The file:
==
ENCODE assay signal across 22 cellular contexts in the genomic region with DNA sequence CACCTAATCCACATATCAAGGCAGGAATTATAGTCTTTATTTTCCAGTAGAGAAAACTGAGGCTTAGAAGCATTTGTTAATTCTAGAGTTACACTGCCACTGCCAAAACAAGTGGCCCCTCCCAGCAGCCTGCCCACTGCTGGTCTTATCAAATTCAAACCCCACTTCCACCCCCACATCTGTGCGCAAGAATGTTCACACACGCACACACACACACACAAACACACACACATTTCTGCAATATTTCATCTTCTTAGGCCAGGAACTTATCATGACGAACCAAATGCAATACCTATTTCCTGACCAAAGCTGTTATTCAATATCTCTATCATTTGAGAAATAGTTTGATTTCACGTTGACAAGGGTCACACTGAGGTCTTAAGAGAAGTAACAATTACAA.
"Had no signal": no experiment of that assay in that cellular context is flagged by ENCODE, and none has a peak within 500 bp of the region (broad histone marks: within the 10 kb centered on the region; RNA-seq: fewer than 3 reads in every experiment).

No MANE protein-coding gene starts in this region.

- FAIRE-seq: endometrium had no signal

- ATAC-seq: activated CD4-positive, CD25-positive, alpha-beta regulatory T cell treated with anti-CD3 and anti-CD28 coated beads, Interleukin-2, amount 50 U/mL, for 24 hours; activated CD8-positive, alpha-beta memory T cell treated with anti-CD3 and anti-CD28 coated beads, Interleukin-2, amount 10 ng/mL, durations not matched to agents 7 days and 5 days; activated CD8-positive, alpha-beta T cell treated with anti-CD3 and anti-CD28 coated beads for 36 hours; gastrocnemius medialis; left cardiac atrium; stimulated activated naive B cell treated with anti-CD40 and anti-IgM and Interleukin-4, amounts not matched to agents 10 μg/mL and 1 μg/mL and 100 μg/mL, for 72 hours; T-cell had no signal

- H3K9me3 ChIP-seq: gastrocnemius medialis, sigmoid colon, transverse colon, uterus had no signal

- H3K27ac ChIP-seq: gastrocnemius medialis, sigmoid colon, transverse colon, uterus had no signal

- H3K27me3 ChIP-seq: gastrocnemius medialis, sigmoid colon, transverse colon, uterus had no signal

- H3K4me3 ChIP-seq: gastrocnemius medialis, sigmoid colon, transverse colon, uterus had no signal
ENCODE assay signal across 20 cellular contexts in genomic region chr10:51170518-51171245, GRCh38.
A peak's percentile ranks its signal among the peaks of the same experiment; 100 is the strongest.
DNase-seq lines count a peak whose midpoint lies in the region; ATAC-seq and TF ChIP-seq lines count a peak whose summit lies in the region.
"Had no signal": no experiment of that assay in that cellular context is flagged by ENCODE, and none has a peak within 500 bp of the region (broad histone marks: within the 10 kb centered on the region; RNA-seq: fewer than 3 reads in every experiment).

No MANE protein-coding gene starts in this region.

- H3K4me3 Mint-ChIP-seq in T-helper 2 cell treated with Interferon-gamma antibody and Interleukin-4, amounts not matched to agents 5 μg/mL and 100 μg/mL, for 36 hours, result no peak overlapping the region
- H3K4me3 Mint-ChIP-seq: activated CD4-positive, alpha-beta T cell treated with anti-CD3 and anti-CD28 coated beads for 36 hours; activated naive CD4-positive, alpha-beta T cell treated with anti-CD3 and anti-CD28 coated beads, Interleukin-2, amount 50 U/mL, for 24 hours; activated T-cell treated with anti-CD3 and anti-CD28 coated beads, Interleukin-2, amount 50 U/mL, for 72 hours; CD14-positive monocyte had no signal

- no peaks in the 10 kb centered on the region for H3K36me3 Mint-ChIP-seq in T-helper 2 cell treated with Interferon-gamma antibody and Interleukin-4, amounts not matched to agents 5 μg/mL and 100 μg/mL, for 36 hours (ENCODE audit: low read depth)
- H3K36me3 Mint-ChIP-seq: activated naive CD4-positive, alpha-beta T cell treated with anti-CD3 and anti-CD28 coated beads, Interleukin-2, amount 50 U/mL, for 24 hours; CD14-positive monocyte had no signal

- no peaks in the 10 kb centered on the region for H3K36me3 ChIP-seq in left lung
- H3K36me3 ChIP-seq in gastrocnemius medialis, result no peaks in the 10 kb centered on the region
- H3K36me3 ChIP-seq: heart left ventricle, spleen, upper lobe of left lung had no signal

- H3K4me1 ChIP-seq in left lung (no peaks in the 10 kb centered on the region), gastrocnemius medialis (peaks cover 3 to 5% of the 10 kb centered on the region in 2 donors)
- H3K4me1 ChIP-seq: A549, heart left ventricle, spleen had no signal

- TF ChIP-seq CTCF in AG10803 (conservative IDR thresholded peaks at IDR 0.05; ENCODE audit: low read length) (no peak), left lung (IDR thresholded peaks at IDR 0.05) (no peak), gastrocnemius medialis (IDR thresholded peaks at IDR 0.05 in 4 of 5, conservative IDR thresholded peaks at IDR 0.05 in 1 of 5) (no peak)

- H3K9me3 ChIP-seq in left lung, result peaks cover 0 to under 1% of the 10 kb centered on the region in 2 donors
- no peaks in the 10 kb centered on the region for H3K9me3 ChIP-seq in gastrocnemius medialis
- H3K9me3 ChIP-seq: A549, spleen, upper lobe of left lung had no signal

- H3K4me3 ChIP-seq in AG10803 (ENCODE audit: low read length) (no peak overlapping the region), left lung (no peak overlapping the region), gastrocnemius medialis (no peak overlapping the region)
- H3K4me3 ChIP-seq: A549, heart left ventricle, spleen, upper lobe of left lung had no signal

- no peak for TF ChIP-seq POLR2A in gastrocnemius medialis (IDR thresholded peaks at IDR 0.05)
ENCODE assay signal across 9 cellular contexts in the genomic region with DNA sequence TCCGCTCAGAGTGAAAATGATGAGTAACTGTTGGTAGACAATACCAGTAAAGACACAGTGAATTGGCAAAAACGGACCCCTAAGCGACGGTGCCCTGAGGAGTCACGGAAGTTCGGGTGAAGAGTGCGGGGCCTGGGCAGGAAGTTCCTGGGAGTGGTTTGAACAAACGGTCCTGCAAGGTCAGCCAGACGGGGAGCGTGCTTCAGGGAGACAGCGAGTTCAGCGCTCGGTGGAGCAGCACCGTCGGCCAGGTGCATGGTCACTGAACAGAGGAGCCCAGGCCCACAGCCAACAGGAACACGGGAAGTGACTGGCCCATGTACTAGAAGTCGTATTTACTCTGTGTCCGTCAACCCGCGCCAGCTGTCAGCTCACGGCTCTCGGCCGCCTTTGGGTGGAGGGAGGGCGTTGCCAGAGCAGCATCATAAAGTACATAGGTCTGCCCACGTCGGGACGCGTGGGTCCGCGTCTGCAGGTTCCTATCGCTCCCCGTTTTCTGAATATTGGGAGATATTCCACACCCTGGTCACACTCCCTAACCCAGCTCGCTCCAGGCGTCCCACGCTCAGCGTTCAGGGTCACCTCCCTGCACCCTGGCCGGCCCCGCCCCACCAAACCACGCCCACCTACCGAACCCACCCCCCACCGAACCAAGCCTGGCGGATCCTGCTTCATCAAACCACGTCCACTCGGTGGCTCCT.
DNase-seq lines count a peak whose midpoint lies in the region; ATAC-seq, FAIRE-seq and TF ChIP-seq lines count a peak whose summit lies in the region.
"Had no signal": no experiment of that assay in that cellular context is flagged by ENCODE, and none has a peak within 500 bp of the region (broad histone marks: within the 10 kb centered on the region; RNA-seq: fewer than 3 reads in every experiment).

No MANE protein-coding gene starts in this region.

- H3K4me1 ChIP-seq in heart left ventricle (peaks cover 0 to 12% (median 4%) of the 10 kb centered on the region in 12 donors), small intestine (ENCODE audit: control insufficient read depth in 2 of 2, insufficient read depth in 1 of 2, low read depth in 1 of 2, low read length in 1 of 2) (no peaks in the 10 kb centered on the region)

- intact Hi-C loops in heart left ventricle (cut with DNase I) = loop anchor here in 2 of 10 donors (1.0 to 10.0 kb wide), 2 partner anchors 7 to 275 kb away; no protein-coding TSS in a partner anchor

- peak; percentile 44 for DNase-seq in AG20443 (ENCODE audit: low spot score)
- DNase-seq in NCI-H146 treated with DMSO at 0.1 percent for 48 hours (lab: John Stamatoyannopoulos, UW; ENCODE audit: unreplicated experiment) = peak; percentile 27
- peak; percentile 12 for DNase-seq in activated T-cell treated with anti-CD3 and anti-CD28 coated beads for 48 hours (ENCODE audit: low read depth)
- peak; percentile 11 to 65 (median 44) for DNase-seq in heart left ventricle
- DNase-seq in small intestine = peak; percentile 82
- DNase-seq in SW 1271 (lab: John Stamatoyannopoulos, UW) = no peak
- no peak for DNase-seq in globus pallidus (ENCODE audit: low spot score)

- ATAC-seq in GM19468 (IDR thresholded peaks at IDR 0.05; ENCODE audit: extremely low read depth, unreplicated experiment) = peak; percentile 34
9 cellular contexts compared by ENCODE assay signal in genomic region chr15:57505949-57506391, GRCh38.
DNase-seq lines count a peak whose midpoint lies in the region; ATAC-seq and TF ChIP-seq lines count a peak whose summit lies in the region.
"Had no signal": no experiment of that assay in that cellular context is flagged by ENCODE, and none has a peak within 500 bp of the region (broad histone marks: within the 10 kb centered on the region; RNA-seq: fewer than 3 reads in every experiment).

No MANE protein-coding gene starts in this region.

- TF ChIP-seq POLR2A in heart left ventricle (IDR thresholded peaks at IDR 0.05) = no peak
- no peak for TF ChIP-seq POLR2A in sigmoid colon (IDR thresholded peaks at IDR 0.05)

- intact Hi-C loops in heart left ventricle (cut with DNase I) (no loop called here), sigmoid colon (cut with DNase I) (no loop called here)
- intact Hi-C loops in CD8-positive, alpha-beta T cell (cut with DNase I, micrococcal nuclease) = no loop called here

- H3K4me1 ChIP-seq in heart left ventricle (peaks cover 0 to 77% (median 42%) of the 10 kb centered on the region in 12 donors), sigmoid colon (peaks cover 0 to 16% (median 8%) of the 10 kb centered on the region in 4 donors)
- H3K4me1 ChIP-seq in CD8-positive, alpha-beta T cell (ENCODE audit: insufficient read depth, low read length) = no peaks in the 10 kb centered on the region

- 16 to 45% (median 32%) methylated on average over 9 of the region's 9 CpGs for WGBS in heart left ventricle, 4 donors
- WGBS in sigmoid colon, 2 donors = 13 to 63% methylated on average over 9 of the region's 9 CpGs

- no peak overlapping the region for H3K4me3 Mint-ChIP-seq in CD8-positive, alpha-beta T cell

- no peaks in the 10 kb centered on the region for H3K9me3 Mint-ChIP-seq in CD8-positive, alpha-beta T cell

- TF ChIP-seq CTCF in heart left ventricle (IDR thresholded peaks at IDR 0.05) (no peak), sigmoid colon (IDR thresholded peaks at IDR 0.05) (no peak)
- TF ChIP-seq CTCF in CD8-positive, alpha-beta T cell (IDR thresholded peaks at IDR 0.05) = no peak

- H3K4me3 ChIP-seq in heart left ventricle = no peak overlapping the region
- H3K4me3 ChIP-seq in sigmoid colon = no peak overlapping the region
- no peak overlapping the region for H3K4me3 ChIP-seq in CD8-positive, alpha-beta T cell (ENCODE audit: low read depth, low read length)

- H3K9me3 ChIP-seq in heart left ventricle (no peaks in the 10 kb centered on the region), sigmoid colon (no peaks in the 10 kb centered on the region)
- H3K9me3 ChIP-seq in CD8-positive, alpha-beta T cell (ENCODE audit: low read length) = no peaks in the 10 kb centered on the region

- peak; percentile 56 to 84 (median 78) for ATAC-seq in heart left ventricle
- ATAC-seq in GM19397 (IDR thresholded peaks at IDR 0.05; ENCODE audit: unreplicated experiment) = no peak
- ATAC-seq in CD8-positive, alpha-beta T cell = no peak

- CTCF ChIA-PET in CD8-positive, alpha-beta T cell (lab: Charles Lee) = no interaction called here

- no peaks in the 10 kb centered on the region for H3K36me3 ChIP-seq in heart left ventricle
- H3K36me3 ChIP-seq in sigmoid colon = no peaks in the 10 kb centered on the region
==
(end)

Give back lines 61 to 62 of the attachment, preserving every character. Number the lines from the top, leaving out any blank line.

- H3K4me3 ChIP-seq in heart left ventricle = no peak overlapping the region
- H3K4me3 ChIP-seq in sigmoid colon = no peak overlapping the region